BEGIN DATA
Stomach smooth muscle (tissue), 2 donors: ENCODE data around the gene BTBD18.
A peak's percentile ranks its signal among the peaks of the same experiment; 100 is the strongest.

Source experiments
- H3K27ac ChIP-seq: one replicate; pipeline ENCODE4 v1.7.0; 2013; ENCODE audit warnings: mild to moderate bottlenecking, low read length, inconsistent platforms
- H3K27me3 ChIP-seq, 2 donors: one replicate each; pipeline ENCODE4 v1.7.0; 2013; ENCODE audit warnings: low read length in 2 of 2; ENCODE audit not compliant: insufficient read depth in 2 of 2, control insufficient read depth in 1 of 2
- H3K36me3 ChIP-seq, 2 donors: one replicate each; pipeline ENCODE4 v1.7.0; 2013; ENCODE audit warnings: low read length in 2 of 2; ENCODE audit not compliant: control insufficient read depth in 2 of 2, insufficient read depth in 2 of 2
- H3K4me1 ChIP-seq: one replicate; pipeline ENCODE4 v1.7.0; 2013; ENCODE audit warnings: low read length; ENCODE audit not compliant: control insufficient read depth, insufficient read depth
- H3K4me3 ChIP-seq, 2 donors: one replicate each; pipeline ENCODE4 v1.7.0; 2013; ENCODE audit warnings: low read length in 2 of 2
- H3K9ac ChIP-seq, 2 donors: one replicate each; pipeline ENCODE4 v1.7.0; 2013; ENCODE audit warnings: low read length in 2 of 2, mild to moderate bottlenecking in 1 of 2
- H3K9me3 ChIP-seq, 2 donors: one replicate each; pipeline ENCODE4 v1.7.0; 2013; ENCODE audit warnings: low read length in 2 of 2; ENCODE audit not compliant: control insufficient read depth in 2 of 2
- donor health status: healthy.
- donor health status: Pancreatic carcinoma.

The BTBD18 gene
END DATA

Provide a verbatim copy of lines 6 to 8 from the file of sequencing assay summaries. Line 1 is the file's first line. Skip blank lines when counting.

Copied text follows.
- H3K36me3 ChIP-seq, 2 donors: one replicate each; pipeline ENCODE4 v1.7.0; 2013; ENCODE audit warnings: low read length in 2 of 2; ENCODE audit not compliant: control insufficient read depth in 2 of 2, insufficient read depth in 2 of 2
- H3K4me1 ChIP-seq: one replicate; pipeline ENCODE4 v1.7.0; 2013; ENCODE audit warnings: low read length; ENCODE audit not compliant: control insufficient read depth, insufficient read depth
- H3K4me3 ChIP-seq, 2 donors: one replicate each; pipeline ENCODE4 v1.7.0; 2013; ENCODE audit warnings: low read length in 2 of 2